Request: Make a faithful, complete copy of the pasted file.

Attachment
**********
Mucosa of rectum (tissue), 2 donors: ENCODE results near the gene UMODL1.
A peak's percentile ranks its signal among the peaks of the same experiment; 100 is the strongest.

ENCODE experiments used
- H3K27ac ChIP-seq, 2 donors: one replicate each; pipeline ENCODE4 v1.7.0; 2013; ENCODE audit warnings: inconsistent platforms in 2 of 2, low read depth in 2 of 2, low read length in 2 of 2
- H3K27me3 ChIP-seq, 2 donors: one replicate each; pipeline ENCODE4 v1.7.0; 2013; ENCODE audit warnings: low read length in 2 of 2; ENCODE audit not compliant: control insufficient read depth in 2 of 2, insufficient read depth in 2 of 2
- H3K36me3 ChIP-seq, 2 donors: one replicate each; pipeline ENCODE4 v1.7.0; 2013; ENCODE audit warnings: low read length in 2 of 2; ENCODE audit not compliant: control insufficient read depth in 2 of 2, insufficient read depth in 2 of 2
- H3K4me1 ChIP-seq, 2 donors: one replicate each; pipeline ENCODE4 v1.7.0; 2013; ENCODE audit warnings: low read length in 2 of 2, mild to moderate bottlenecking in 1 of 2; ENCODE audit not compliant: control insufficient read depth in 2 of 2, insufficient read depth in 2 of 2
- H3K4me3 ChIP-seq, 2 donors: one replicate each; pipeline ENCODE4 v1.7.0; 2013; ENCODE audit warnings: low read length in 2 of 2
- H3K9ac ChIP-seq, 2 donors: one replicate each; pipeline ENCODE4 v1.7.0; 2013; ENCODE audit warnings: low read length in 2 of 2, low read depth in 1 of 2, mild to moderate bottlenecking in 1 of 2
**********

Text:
Mucosa of rectum (tissue), 2 donors: ENCODE results near the gene UMODL1.
A peak's percentile ranks its signal among the peaks of the same experiment; 100 is the strongest.

ENCODE experiments used
- H3K27ac ChIP-seq, 2 donors: one replicate each; pipeline ENCODE4 v1.7.0; 2013; ENCODE audit warnings: inconsistent platforms in 2 of 2, low read depth in 2 of 2, low read length in 2 of 2
- H3K27me3 ChIP-seq, 2 donors: one replicate each; pipeline ENCODE4 v1.7.0; 2013; ENCODE audit warnings: low read length in 2 of 2; ENCODE audit not compliant: control insufficient read depth in 2 of 2, insufficient read depth in 2 of 2
- H3K36me3 ChIP-seq, 2 donors: one replicate each; pipeline ENCODE4 v1.7.0; 2013; ENCODE audit warnings: low read length in 2 of 2; ENCODE audit not compliant: control insufficient read depth in 2 of 2, insufficient read depth in 2 of 2
- H3K4me1 ChIP-seq, 2 donors: one replicate each; pipeline ENCODE4 v1.7.0; 2013; ENCODE audit warnings: low read length in 2 of 2, mild to moderate bottlenecking in 1 of 2; ENCODE audit not compliant: control insufficient read depth in 2 of 2, insufficient read depth in 2 of 2
- H3K4me3 ChIP-seq, 2 donors: one replicate each; pipeline ENCODE4 v1.7.0; 2013; ENCODE audit warnings: low read length in 2 of 2
- H3K9ac ChIP-seq, 2 donors: one replicate each; pipeline ENCODE4 v1.7.0; 2013; ENCODE audit warnings: low read length in 2 of 2, low read depth in 1 of 2, mild to moderate bottlenecking in 1 of 2